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Children and Grief at the Holidays

sad_boy_in_santa_hatLoss is a hard topic to talk about with children. They may not understand why grandma isn’t here anymore, or why dad is living somewhere else. It is compounded when added to the mix of the holidays.

Today’s blog answers four common questions about children dealing with loss or grief during the holidays. Christie Stiff, MSMFT, coordinator of Rainbows at The Family Institute, offers ideas for working through the sadness, and making the holidays a little brighter for children.

1) What is the best way to handle loss or grief over the holidays with a child?

It is important for parents and children to know that the grieving process looks different for every person and there is no “right” way to grieve. Children may grieve differently than adults, and a child’s grieving can be harder to detect. Children may feel the need to hide their grief to protect or care for the parent. Some children may try and avoid feeling sad, while others may be overwhelmed by their emotions. Children may feel many emotions about grief and loss over the holidays, and it is helpful for parents to help their children accept these feelings as they are.  For example, some children may feel sad that they are not getting to experience the joy of the holidays, while others may feel guilty for allowing themselves to feel joyful. It is helpful for parents to normalize these feelings and help their children to accept their emotions as they are, not try and judge them.

2) Traditions change with the loss of a loved one. How do you handle those traditions?

Instead of trying to ignore the loss of a loved one over the holidays, try and help children talk about a holiday memory that included their loved one. Maybe families can talk about a special tradition they used to do with the loved one and continue incorporating that into their holiday routine. Families can talk about the parts of the holiday that they loved participating with alongside their loved one, or the parts of the holiday that their loved one enjoyed the most. Children can also heal through continuing to give a special gift in remembrance of the loved one they lost or writing a letter to the person.

In addition to continuing family traditions, families can share favorite stories of the loved one or light a candle in remembrance. Families can highlight their loved ones goals/values and make a donation to a related cause in their name. Families should be open to making new or slightly different traditions.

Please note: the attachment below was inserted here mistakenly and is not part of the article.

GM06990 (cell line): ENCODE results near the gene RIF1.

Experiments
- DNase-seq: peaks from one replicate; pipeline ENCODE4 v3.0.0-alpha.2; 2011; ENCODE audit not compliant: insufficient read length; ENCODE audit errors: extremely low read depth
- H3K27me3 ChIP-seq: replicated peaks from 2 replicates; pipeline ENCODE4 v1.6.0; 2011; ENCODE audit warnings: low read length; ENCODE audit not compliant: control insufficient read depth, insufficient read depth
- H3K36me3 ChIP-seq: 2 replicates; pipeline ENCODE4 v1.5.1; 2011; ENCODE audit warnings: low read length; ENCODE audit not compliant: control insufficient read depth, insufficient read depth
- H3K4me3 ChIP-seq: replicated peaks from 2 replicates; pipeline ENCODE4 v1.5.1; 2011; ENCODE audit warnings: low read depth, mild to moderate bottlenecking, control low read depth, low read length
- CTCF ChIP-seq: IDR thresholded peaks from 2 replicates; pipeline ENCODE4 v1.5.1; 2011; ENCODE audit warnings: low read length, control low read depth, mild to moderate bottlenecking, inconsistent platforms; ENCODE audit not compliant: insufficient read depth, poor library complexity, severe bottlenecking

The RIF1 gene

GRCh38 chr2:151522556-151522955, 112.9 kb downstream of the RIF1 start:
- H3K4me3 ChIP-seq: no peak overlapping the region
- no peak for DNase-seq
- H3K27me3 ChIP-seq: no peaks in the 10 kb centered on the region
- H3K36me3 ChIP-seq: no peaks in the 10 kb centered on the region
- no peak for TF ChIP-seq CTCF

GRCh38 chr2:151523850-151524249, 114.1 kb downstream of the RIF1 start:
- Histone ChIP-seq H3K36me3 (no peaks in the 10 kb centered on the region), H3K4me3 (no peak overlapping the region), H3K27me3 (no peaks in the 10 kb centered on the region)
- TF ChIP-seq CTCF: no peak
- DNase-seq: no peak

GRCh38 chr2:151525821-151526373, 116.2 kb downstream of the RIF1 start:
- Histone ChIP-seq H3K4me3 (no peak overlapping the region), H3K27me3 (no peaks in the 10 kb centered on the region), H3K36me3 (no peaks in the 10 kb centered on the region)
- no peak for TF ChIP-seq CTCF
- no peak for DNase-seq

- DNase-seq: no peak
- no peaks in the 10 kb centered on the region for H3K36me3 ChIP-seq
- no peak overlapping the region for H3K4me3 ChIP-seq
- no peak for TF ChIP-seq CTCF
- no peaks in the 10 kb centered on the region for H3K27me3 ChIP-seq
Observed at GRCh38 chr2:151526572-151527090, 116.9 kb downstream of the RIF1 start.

3) What do you do if a child is showing no interest in being part of the holiday celebrations?

Grieving can be exhausting, so it is helpful for parents to be mindful of their children’s limits. Help children be aware that they are doing the best they can and create a plan to scale back on holiday obligations if necessary (not sending Christmas cards,  no excessive decorating, etc.).

Children may also need additional alone time during the holidays. It is important to give children adequate space to process their feelings, while still providing comfort and support. Planning could be important with this topic. Before the holiday begins, talk about what support the child needs. Discuss a sign that your child can give you when they need to be left alone. Parents should also reach out to friends or relatives that the child feels close to and feels supported by to help their child throughout the holidays.

4) What are ways to make the holidays brighter for a child going through loss/grief? 

Children should take part in activities that allow them to feel closer to their loved one. Maybe the child and the loved one always decorated cookies together. Maybe there is another relative willing to take part in that tradition to help continue it. Parents need to provide a positive sentiment of the holidays rather than only focusing on the loss itself.

Families can also find a support group to attend over the holidays so that children can seek comfort from others who are having a similar experience of the holiday season.

 

Christie Stiff, MSMFT, is a Clinical Program Fellow at The Family Institute. She has a special interest in and significant clinical experience working with child and adult anxiety, disordered eating, depression, non-suicidal self-injury and young children with behavioral issues. Ms. Stiff also has training in utilizing Cognitive Behavior Therapy (CBT) and Dialectical Behavior Therapy (DBT) techniques and exposure-based therapies to treat anxiety, depression and emotion regulation issues. In addition, through the Parents in Charge program, Ms. Stiff has experience with parent training for children under 7 with acting out behaviors, challenges due to the regulation of their emotions or academic concerns.

The Family Institute offers affordable, effective mental health counseling for families, couples and individuals in Evanston, Chicago, Northbrook and Westchester. To learn more about our therapy and mental health services, please visit our website.

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